Seedlings can be very slow to grow; some require 60 days before being transplanted. When you see the first signs of life, place seed trays in an environment that boasts good air circulation.

To avoid algae growth, lower moisture levels and allow the soil to dry slightly before watering the plants. Any tip for best results involves avoiding extreme humidity and low light levels.

Types of Lisianthus

The main species of Lisianthus include the Texas bluebell, Prairie Gentian, Tulip gentian and Lira de San Pedro.

These long-stemmed flowers boast blue and purple hued petals, with a fuse at the base. The petals look a little like funnels and are slightly trumpet shaped, with a hint of yellow on the inside. The stamens of the Lisianthus boast long and slightly twisted anthers, which sit close to the base of the petals. When grown in the garden, they typically reach a height of 18-30 inches, although dwarf varieties are now readily available, and grow between 6 and 8 inches tall.

Harvest period

There are many different species of Lisianthus available today, many of which are able to thrive in different climates and growing seasons. Due to these changing conditions, it is a must that you select the correct variant and one that has been bred to perform for your required harvest period. By following this simple rule, you will guarantee the maximum stem length for both your growing season and climate.

Grow in a protected environment

If you’re unable to grow Lisianthus plants outdoors, you may wish to grow them in the greenhouse or another protected construction. This will allow you to shelter the flowers from wind, rain, frost and various elements. All of these elements can prevent growth and in some cases, cause damage. For example, rain can produce spotting on the petals.

Of course, it’s equally important to protect flowers grown in greenhouses, as even water droplets caused by condensation can cause ailments. When picking specie of Lisianthus, it’s a good idea to do your research – darker flower hues are more inclined to showcase spotting than lighter colours.

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How to care for your Lisianthus (indoors)

There are a number of tips and tricks to follow if you wish for a healthy, thriving plant, but in general the Lisianthus is one of the easiest flowers to look after.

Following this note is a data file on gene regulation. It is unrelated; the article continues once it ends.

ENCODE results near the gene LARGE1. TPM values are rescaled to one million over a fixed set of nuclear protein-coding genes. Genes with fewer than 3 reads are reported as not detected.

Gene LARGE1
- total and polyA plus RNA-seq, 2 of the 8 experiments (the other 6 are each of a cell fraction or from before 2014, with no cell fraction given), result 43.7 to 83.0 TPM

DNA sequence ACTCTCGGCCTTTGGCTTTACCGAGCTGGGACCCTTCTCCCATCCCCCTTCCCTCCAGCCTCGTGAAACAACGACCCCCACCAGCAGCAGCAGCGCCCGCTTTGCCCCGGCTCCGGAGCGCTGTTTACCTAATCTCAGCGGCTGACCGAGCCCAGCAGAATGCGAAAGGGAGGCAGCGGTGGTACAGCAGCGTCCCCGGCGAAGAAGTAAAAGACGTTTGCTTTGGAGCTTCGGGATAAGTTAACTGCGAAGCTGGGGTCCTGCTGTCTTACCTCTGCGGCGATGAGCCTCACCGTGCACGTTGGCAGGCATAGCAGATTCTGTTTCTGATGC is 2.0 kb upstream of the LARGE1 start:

If you are placing them indoors, start by choosing a clean vessel and fill with water at room temperature.

Once you have a vase in place, add flower food to the water – this is a must if you wish to prolong the vase life of Lisianthus.

Trim the stems diagonally using a clean, sharp knife or secateurs, 3 to 5 cm should suffice.

Make sure no leaves are submerged in the water.

Place in an environment out of full sunlight, away from drought and central heating.

Keep an eye on the water level of the vase and top it up when it becomes low; Lisianthus flowers tend to drink a lot of water because of their thin petals, which evaporate a lot of moisture.

Avoid placing your Lisianthus flowers near a fruit bowl. The ethylene gas emitted by fruit can cause the flowers to age more rapidly.

Creating the perfect bouquet

The lisianthus is an incredibly versatile flower. You can use them in bouquets, table centres, wire the flowerheads for buttonholes and headdresses, and also keep the long stems and tight flowerbuds to create a free look to an arrangement.

Due to its exceptional vase life, Lisianthus is regarded as a very prevalent, high-end cut flower, particularly because of its rose-like appearance.

These picture-perfect flowers complement an array of other blooms, which makes them a great option for a bouquet. Cotinum, rosehips, anthurium and blackberries are just a few of the prevalent species many florists choose to combine with Lisianthus flowers.

If placing outdoors however, choose a rugged terracotta pot for best results, and place next to subtle borders, pastel shades and romantic shapes.

Lisianthus symbolism

Although delicate and soft hued in style, Lisianthus flowers boast powerful symbolism. This floral specie represents charisma, appreciation and gratitude, although previously the flowers was linked more closely to feelings of romantic desire.

This very symbolism is the reason many choose to gift this bouquet to a loved one. From the perspective of astrology, these beautiful floral blooms are a great gift for those born between November 22 and December 21, which will make them a Sagottarian.

sources: persephoneviolet.co.uk, lovenfreshflowers.com,

Author: Lily Calyx

Flower expert, gardening enthusiast and creative mind behind our blog.